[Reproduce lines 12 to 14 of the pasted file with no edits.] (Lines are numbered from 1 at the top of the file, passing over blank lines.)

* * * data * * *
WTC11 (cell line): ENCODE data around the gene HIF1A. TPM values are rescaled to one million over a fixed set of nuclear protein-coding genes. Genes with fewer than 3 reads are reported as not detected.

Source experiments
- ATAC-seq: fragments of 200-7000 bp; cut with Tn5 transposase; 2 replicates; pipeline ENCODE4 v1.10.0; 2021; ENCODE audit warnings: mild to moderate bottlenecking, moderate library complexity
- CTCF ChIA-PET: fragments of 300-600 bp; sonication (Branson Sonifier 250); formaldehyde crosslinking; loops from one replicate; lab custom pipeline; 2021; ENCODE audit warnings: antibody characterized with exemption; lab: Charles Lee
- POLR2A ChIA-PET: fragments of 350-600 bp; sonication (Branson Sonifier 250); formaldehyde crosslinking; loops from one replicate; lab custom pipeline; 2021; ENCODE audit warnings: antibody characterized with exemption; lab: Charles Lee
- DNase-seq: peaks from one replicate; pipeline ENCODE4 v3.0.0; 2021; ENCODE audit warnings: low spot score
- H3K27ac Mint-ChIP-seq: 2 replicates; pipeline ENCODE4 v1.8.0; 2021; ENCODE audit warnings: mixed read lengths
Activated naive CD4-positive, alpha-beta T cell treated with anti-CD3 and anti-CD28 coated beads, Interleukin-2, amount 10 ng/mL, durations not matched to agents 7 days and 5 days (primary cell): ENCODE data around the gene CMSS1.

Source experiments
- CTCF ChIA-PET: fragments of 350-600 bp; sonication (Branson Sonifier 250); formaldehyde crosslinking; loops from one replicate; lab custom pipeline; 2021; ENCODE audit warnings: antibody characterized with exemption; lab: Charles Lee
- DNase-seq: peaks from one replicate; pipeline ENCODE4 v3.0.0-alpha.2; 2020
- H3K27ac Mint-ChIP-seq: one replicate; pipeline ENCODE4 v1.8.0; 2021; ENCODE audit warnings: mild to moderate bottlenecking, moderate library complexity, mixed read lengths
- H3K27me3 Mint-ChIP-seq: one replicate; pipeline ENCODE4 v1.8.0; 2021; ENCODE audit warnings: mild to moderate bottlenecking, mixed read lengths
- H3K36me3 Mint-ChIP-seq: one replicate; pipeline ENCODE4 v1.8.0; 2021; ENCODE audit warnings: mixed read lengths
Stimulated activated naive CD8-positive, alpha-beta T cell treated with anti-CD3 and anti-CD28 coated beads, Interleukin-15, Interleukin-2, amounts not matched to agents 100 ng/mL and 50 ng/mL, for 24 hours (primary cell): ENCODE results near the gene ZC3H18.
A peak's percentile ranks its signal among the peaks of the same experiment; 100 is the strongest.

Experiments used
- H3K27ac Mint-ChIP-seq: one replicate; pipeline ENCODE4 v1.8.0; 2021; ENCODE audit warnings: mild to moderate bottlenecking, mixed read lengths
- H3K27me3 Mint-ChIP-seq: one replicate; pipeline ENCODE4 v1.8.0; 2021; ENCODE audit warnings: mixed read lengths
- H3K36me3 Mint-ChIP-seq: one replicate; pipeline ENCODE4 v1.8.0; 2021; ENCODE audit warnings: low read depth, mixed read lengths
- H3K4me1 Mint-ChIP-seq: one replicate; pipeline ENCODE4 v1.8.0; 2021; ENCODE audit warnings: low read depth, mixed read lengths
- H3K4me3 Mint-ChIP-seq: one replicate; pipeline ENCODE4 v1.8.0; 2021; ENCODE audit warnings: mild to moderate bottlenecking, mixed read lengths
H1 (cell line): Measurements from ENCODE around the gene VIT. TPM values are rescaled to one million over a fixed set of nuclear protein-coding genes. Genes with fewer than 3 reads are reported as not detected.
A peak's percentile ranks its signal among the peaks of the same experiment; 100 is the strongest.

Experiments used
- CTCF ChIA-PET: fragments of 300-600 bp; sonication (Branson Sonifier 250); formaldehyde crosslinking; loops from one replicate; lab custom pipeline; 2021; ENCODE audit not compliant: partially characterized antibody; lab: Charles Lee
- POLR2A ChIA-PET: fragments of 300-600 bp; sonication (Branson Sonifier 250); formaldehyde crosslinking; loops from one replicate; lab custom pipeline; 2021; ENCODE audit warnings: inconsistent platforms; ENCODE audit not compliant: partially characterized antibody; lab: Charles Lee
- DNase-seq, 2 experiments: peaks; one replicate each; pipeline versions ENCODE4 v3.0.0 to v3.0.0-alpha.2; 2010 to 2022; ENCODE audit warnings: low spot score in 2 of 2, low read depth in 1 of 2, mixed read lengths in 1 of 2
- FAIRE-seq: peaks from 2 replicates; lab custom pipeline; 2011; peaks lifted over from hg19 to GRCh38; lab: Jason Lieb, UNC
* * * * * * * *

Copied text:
- H3K27ac Mint-ChIP-seq: one replicate; pipeline ENCODE4 v1.8.0; 2021; ENCODE audit warnings: mild to moderate bottlenecking, moderate library complexity, mixed read lengths
- H3K27me3 Mint-ChIP-seq: one replicate; pipeline ENCODE4 v1.8.0; 2021; ENCODE audit warnings: mild to moderate bottlenecking, mixed read lengths
- H3K36me3 Mint-ChIP-seq: one replicate; pipeline ENCODE4 v1.8.0; 2021; ENCODE audit warnings: mixed read lengths